From the Archive: Readings for a Pandemic
Here at Places, in the Bay Area, we are sheltering in place, and adjusting to changed rhythms and new anxieties as we communicate via Skype or Zoom, check the news obsessively, and find new forms of social solidarity in the time of social distancing.
We have turned to our archive to consider how the coronavirus crisis is affecting the ways in which we think about the social and material infrastructures that shape our lives. And as we read, we have also been prompted to think ahead, to when we are on the other side of the crisis, and to the many ways in which our built and natural environments might be better equipped not only to confront a global pandemic but also to improve our ordinary daily lives.
In this reading list, we have collected some of the articles that we have been re-reading and that have become newly resonant, on topics like public health, maintenance, housing, care, and community.
In a prescient article from 2010, Thomas Fisher traces the interconnections between urban design and public health, from the plagues that ravaged medieval Europe to the H1N1 outbreak. Looking ahead to what might come next, he considers "how we can transform our cities in large and small ways to protect us from pandemics."
Frederick Law Olmsted’s Campaign for Public Health
"We will never confront our contemporary public health problems in any meaningful way unless we question the prevailing power structures." Thomas Fisher explores Frederick Law Olmsted's often-overlooked career as the first leader of the U.S. Sanitary Commission, and finds an example that landscape architects might follow to connect design, public health, and public service.
Giovanna Borasi and Mirko Zardini trace the long relationship of environmental design to shifting social and political concepts of well-being, from 19th-century urban parks to 20th-century sanatoria to the "healthy buildings" of today. And they ask: would it be possible to “demedicalize” architecture — to replace the prescriptive solutions of “cure” with the more expansive goals of “care”?
Maintenance and Care
"What we really need to study is how the world gets put back together." Shannon Mattern challenges the narratives of disruption and innovation with a return to the principles of maintenance in this working guide to the repair of the rust, dust, cracks, and corrupted code in our cities, our homes, and our social relations.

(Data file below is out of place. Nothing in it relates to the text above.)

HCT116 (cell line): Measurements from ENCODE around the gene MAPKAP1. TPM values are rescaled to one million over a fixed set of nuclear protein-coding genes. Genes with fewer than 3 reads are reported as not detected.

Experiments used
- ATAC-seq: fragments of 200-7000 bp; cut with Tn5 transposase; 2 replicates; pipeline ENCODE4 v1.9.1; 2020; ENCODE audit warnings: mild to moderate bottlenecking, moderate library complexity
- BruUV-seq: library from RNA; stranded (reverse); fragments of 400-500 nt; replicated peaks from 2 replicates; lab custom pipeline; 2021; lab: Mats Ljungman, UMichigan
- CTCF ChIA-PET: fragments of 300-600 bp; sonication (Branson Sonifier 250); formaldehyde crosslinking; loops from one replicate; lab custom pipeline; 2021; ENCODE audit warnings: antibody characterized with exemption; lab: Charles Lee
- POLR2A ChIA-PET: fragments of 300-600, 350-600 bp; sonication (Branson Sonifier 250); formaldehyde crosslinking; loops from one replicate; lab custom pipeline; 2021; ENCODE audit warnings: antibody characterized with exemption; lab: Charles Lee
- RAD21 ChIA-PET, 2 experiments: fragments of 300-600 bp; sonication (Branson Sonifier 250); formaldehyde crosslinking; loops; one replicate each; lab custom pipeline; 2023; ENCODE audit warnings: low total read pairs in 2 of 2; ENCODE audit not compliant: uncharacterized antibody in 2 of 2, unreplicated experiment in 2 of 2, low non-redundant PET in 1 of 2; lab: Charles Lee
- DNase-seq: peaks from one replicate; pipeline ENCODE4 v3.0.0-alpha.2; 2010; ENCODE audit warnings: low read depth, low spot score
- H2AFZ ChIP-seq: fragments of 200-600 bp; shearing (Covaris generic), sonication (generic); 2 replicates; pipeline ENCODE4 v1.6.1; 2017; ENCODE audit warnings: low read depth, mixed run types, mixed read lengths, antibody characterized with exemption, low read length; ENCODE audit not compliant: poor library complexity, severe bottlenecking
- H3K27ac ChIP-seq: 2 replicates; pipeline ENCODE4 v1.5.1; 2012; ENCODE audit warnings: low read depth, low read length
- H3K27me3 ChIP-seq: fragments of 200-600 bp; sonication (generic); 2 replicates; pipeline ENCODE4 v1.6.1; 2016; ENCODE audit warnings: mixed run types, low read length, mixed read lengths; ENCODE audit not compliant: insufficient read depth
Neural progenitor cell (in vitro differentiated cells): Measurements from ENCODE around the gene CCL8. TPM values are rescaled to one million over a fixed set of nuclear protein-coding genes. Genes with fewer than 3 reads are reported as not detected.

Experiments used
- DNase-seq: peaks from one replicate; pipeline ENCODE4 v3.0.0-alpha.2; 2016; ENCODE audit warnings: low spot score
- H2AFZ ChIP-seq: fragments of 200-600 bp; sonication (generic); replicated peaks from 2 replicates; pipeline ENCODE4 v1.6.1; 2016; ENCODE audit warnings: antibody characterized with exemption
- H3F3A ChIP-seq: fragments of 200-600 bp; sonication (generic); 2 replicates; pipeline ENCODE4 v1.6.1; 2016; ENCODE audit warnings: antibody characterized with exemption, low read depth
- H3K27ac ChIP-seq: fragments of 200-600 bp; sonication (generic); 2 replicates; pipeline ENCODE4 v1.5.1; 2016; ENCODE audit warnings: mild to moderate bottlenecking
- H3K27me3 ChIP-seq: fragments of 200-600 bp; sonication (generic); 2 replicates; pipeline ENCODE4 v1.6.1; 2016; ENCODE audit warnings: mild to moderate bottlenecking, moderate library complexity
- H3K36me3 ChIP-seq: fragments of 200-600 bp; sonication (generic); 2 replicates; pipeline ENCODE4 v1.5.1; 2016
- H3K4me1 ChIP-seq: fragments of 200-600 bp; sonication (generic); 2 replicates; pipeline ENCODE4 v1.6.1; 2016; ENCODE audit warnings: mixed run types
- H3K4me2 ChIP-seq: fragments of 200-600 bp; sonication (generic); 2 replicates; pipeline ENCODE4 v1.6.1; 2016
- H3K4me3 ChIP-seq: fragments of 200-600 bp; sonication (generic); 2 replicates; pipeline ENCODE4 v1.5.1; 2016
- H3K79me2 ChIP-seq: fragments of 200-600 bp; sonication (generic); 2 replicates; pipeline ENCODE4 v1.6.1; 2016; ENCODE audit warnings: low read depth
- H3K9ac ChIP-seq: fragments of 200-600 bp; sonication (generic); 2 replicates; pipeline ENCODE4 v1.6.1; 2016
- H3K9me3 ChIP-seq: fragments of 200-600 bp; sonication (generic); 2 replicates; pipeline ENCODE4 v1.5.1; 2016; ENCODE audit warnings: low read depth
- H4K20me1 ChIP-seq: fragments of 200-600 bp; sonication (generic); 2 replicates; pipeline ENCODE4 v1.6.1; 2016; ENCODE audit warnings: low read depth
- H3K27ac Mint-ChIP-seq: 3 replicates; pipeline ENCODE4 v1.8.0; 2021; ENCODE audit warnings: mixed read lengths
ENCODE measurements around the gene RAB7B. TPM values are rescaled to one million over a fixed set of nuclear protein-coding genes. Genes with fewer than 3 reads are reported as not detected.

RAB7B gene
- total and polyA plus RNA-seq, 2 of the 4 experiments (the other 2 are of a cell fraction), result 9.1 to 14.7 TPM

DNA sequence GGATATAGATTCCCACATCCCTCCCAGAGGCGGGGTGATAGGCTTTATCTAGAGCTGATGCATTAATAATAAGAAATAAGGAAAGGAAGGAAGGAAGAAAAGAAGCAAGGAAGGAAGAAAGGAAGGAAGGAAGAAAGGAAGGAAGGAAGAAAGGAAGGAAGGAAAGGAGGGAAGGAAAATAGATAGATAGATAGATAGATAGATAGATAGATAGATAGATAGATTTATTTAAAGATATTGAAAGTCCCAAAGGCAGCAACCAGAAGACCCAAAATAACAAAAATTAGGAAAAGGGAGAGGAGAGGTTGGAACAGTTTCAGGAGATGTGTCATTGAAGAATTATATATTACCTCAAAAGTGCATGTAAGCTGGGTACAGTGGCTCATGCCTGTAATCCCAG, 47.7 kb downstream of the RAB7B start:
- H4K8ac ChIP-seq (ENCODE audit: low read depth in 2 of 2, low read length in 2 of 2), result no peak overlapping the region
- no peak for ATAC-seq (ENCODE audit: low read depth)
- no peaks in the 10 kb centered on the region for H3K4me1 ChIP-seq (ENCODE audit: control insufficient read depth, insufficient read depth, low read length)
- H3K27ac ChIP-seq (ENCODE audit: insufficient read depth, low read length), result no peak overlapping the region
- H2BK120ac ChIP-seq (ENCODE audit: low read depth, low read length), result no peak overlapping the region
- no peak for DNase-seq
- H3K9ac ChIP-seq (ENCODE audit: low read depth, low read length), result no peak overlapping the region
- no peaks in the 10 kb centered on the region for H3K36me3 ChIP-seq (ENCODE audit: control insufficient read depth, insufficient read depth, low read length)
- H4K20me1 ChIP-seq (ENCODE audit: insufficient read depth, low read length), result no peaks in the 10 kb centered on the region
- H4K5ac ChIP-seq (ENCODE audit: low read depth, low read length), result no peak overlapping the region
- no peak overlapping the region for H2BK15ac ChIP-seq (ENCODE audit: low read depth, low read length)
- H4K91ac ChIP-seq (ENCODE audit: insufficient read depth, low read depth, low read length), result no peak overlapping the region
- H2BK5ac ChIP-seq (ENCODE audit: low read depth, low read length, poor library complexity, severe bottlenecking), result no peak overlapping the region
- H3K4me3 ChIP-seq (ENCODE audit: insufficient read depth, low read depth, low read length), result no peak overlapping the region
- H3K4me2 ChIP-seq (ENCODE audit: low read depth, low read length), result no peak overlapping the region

Library as Infrastructure
Reading room, social service center, innovation lab — we've come to expect an awful lot of our libraries. In a moment in which social distancing has closed them (physically, at least), it's worth thinking through what roles we want our libraries to serve, and what we can reasonably expect of them.
In an era of black-boxed neural nets and disposable gadgets, the hardware store promotes a material consciousness and a mechanical sensibility. And it is a vital social infrastructure — though one that is likely closed off to many right now. As we shelter in place, the hardware store offers a model for thinking through the values that truly make our communities.
Chicago Inside Out
Cook County has become one of the best places in the nation for thinking creatively about the role of government in people’s lives. The story of the commitment and the ingenuity of the progressive reformers that are making the best of its agencies, from Places' Kresge Foundation-supported series on inequality in American cities, is well worth revisiting now.
Houston’s Quiet Revolution
"It seems like such a simple thing: a city organized around diverse, inclusive neighborhoods, supported by a basic social infrastructure — education, jobs, healthcare — that is accessible to all." But things are done differently in Houston. In another installment of The Inequality Chronicles, Michael Berryhill explores how Neighborhood Centers Inc. (now named BakerRipley), a private organization funded mostly with public money, stepped in to fill the gap.
Wearing the Lead Glasses
"When I am wearing the lead glasses, I see threats everywhere. Old houses under renovation. Unfiltered tap water. Patches of bare earth in parks." In a powerful account of contamination, corruption, and diligent research and activism, Thomas Beller tracks the longest-running childhood epidemic in American history, from his own family, to the origins of the gas industry, to the Flint water crisis and the aftermath of Hurricane Katrina.